One Chinese initiative that appears positive on the surface is the launch of a system of national parks across Tibet. China argues that limiting the use of these lands is necessary to protect species and ecosystems threatened by climate change. However, to create these parks China first had to displace millions of Tibetan nomads from their ancestral lands. China alleges that traditional Tibetan living practices — many of which have been used for close to nine millennia — are incompatible with China’s environmental responsibilities. China’s plans for protecting biodiversity and mitigating the effects of climate change come at the expense of Tibetan nomads’ cultural rights by prohibiting traditional nomadic pastoralism and replacing nomadic communities with scientists, park staff, and tourists. In many cases, once a region has been designated a “national protected area” and therefore uninhabitable in the name of environmental conservation, mining companies and hydropower projects have moved in and started operating. This greenwashing of Tibetan nomadic resettlement is a convenient means of furthering China’s sinicization of the region.
China has a legal obligation to transition away from fossil fuels and safeguard its ecosystems threatened by climate change. However, these obligations must not infringe upon the cultural and political rights of communities where such efforts occur. Data suggests that Tibetan practices are more sustainable than the alternatives implemented by China, but regardless of whether Tibetan or Chinese land management practices are better, China has an obligation to respect the right of Tibetan nomads to maintain traditional herding practices.
Tibetans’ pastoral rights are clearly protected under international law as well as China’s own domestic law. Article 4 of China’s own constitution states that all nationalities in China have the right to “preserve or reform their own ways in customs.” As a party to the International Covenant an Economic, Social, and Cultural Rights, China agreed to recognize the right of everyone to take part in cultural life. China has also ratified the Declaration on Cultural Diversity, and has voted in favor of the Convention on Biodiversity which names local and indigenous communities as the most successful protectors of biodiversity and articulates processes to ensure traditional spaces are granted comparable status to national parks. The agreement also dictates that “indigenous peoples and individuals have the right not to be subjected to forced assimilation or destruction of their culture” and requires that states provide a mechanism for the prevention and redress of any action with the effect of dispossessing indigenous people of their lands, territories or resources and any forced population transfers.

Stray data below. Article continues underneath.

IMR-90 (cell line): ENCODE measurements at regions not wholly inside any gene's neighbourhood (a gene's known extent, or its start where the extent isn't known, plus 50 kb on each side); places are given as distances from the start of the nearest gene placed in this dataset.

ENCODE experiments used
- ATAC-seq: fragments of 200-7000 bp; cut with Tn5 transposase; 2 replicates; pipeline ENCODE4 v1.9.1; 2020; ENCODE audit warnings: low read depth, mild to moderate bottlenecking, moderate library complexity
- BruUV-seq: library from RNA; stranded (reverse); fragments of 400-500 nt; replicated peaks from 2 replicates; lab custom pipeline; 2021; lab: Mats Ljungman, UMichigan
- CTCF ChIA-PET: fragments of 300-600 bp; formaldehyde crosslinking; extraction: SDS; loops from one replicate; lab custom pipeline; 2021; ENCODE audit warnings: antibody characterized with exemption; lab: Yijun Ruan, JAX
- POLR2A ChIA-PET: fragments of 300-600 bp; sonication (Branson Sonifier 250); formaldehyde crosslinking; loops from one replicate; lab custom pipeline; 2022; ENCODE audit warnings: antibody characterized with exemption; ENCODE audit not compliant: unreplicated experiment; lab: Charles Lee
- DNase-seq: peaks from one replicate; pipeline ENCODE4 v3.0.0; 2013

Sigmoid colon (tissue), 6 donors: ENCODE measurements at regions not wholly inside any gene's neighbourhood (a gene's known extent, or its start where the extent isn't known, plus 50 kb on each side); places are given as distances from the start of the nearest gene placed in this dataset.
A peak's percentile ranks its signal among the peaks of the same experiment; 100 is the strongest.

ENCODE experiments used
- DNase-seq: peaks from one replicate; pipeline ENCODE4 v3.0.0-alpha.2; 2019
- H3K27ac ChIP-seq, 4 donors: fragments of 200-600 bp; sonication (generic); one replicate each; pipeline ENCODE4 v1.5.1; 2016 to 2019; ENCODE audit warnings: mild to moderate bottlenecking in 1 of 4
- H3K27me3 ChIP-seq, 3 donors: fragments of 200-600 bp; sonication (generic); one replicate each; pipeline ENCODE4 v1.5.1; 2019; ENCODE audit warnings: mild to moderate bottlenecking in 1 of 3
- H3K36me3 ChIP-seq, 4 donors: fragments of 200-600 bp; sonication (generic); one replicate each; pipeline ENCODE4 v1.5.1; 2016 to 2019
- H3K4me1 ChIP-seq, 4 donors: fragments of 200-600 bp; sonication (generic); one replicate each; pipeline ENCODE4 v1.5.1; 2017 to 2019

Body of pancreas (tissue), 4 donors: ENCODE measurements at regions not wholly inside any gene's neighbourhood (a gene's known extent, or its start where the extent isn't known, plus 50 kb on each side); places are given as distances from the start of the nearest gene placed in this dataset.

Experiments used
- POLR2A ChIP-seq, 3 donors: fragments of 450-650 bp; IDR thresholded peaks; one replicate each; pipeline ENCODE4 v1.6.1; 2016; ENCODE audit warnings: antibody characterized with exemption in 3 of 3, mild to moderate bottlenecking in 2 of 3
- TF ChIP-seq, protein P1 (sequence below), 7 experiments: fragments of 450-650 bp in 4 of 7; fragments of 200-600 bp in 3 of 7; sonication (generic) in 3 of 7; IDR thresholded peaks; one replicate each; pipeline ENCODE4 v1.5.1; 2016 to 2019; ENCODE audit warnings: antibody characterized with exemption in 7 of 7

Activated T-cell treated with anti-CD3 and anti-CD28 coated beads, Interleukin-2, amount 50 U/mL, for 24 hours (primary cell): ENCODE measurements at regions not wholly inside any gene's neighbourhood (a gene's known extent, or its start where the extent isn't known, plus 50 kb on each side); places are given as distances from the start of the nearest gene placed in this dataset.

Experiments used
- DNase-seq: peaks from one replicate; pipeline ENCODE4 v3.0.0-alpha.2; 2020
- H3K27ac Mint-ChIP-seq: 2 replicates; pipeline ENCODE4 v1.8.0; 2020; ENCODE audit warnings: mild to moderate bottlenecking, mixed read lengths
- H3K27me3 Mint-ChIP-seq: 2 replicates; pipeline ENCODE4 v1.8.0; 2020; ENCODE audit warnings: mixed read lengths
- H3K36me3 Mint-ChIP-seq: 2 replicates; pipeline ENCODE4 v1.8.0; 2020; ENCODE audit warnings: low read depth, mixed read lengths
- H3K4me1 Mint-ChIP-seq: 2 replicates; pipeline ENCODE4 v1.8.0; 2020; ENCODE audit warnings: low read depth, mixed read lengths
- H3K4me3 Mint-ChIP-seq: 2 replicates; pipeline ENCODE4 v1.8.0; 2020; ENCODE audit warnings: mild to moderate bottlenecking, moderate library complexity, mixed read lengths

Climate change is here to stay, and unfortunately it will get worse. Countries have a duty to steward their natural resources and ecosystems through this storm. But that stewardship does not need to pit environmental protection against the political and cultural rights of indigenous communities. The world’s third pole is incredibly fragile and provides an essential resource to billions of people. However, protecting it neither necessitates nor permits the destruction of a 9,000-year-old way of life. Traditional Tibetan nomadic life and twenty-first century environmental conservation can coexist. China is not alone in performing this balancing act, but as the world’s greatest polluter, it has an incredible amount of ground to cover as the international community fights to limit global temperature rise. China must be aggressive in its transition to clean energy, sustainable development practices, and environmental conservation, but that does not give China license to disregard the rights of Tibetan nomads in the process.
Michaella Coughlin is a third year student attorney with Boston University’s International Human Rights Clinic. Michaella is part of the Tibet Advocacy team, focusing on human rights violations faced by Tibetans.